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Multi-Breed Events- The Shows of the Future?

Filed under: Blog Post,Featured |     

EC Blog by: Kory Kumar

When We Work Together, Everyone Wins!

The concept of competitive horse show events offering classes for multiple breeds is not a new one, and it’s something that seems to be gaining in popularity for show planners and exhibitors alike. I have been showing my equine partners for the better part of the past three decades. In that time, I have seen many trends come and go. Some of them, we can all be glad have moved on, but the trend of offering multiple breeds the opportunity to compete at a single event is something that I hope remains for many years to come.

When regional breed horse clubs, or show planning groups, can work in collaboration with one another, there is the potential for a high degree of positive outcomes. The number of competitive equestrians who currently own or are actively seeking to own horses with multiple registries has grown significantly within the last five years. In addition, trainers all over the country have horses of multiple breeds within their programs. In the past, I know of many trainers, who really remained faithful to a single breed association of horses and/or client base. Double registered horses were also less common, and perhaps the decision on which yearly show line up a trainer would go to was easier to determine. For any number of reasons, times have changed, and now the consideration of which shows a trainer selects for their clients to attend is a more complex and multi-layer decision.

The base of people willing to put the necessary amount of work required into competitive horse show planning has been shrinking for years, however, the demand for events to continue remain constant. While some horse breed associations are reporting drops in national memberships, and/or horses registered, the actual demand for competitive events in which the horses are exhibited has remained high. Those of us who love and engage in this sport have shown a tremendous amount of resiliency and stamina over time in the exhibition of our horses.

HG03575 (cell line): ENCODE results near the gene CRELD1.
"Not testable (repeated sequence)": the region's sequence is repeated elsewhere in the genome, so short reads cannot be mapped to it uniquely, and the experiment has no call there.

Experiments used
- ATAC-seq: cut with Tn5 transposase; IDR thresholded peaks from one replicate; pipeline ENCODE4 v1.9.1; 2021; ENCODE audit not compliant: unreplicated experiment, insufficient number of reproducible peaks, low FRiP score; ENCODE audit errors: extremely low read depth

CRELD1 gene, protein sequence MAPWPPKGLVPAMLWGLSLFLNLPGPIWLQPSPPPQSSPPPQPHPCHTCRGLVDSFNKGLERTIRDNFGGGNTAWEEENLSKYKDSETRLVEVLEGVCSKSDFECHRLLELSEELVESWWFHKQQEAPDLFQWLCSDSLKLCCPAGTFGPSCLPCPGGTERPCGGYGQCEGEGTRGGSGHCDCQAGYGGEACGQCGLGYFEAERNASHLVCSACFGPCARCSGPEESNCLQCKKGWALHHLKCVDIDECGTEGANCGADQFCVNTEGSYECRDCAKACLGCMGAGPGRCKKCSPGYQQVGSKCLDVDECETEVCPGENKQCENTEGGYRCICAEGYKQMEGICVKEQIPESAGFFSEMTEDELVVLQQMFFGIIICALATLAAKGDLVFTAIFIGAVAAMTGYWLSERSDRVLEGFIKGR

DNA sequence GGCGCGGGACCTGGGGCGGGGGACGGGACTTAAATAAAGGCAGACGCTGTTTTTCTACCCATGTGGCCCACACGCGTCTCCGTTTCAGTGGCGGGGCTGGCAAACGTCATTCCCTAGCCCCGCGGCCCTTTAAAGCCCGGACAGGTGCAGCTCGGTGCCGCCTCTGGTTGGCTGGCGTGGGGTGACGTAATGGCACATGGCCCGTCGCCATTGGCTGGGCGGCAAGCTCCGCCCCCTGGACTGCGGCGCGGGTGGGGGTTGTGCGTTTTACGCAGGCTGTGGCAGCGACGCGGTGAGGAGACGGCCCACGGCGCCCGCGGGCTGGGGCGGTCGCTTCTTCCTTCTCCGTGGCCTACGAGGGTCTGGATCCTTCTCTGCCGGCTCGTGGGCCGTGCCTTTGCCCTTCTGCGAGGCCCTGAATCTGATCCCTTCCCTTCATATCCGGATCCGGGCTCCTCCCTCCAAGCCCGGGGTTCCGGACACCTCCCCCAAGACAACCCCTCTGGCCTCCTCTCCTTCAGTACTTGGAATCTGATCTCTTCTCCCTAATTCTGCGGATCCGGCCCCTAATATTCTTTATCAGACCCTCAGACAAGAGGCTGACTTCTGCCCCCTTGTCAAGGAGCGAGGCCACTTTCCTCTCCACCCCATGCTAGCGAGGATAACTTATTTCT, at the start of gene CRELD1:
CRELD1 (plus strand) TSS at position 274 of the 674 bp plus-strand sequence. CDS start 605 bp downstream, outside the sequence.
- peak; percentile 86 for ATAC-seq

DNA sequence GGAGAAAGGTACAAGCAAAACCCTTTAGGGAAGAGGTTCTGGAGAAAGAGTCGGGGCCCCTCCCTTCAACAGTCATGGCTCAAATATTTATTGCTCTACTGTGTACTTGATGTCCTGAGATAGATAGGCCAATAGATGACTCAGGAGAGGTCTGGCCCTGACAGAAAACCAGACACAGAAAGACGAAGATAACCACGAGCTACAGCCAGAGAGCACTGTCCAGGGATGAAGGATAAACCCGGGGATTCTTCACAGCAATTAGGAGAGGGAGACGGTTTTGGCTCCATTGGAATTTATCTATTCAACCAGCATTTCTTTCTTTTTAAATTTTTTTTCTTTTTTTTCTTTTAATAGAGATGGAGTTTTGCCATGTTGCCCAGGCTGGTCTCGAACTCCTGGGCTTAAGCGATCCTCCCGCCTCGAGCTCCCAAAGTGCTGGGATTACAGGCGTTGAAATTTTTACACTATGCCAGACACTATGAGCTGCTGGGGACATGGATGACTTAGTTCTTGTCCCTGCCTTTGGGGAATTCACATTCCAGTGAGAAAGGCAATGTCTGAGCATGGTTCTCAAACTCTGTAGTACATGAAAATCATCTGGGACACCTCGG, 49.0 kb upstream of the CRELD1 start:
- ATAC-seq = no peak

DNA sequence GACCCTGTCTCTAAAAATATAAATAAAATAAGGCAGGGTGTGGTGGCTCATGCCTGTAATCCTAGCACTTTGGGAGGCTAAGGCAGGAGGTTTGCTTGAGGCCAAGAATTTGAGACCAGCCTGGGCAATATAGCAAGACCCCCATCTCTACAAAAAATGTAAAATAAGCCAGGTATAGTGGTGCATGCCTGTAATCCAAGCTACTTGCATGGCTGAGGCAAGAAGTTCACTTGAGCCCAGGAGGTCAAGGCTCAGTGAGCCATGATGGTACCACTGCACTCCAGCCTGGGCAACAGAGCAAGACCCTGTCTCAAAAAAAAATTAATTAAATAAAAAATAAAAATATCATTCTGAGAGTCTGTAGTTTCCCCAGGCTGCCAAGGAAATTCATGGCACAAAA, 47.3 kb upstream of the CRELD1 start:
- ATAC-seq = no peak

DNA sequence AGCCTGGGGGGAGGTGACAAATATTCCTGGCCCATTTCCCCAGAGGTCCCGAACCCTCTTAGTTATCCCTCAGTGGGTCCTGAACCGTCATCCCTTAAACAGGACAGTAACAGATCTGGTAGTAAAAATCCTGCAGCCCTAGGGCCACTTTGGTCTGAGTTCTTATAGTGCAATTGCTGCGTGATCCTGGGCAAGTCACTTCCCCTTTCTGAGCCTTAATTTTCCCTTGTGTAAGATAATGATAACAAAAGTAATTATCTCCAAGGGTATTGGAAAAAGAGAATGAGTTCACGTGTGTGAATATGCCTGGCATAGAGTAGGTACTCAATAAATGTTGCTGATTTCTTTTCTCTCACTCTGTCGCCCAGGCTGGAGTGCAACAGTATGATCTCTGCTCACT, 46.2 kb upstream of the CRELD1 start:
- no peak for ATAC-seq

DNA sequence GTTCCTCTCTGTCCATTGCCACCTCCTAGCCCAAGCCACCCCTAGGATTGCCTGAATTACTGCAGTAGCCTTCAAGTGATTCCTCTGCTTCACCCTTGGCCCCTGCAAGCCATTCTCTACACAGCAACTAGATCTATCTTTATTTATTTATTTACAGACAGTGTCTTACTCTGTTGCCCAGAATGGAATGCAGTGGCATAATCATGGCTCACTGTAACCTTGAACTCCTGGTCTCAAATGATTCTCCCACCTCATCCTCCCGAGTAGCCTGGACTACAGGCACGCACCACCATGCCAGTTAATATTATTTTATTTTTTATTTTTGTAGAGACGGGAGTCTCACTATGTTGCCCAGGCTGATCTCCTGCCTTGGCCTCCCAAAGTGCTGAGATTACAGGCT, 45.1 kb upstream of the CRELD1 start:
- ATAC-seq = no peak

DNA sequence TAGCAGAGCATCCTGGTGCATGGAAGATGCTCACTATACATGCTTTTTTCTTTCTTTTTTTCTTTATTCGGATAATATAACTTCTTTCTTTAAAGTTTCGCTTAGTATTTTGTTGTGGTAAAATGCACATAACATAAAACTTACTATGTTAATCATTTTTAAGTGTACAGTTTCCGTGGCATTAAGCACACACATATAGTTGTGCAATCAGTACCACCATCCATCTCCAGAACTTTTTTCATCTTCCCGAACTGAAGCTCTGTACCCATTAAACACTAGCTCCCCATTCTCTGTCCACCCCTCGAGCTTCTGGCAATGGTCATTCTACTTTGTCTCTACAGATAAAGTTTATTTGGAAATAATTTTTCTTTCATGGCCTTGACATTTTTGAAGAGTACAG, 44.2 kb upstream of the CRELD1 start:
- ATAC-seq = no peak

“Competition makes us faster; collaboration makes us better.”- Unknown.

Since the demand for high quality and competitive shows is not going down, the mighty few of us “show planners” are looking for collaborative partners in horse show innovation. In a recent blog article by Benjamin Jones, he outlined the essential work behind business success. “Collaboration is a hot buzzword in the business world. And with good reason. Working with people who have different perspective or areas of expertise can result in better ideas and outcomes,” (Jones, 2019). Each member of a show planning team has something essential that they bring to the table. Our individual knowledge base is specialized. We need to bring all that specialty together so we can create and host competitive horse shows that are mostly conventional, but with just a little bit of novelty. That balance of old and new is the key to our long-term event success.